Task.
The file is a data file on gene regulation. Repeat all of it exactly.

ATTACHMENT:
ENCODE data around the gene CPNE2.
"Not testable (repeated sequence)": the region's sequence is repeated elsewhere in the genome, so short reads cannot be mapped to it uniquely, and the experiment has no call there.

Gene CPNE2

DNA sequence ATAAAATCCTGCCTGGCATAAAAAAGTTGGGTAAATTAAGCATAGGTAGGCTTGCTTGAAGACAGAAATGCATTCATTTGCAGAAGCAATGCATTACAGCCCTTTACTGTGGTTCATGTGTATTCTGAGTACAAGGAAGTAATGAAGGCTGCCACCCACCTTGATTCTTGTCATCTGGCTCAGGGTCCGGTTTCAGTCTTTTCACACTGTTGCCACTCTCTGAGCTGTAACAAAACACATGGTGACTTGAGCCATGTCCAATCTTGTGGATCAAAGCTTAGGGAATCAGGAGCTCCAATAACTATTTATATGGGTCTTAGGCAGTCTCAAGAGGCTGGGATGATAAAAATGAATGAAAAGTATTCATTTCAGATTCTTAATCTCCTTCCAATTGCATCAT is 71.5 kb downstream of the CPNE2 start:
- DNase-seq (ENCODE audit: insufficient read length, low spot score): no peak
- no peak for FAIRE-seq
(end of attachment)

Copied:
ENCODE data around the gene CPNE2.
"Not testable (repeated sequence)": the region's sequence is repeated elsewhere in the genome, so short reads cannot be mapped to it uniquely, and the experiment has no call there.

Gene CPNE2

DNA sequence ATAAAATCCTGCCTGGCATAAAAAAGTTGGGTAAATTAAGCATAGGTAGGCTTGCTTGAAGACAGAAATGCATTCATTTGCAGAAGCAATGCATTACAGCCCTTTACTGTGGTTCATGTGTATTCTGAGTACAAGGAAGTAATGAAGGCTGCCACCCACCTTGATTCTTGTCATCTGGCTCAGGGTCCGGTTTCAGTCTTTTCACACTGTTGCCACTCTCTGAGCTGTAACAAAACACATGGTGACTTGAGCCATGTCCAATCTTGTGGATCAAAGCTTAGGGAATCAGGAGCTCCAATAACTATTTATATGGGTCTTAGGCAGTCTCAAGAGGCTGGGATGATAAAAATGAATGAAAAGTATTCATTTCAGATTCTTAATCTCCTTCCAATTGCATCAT is 71.5 kb downstream of the CPNE2 start:
- DNase-seq (ENCODE audit: insufficient read length, low spot score): no peak
- no peak for FAIRE-seq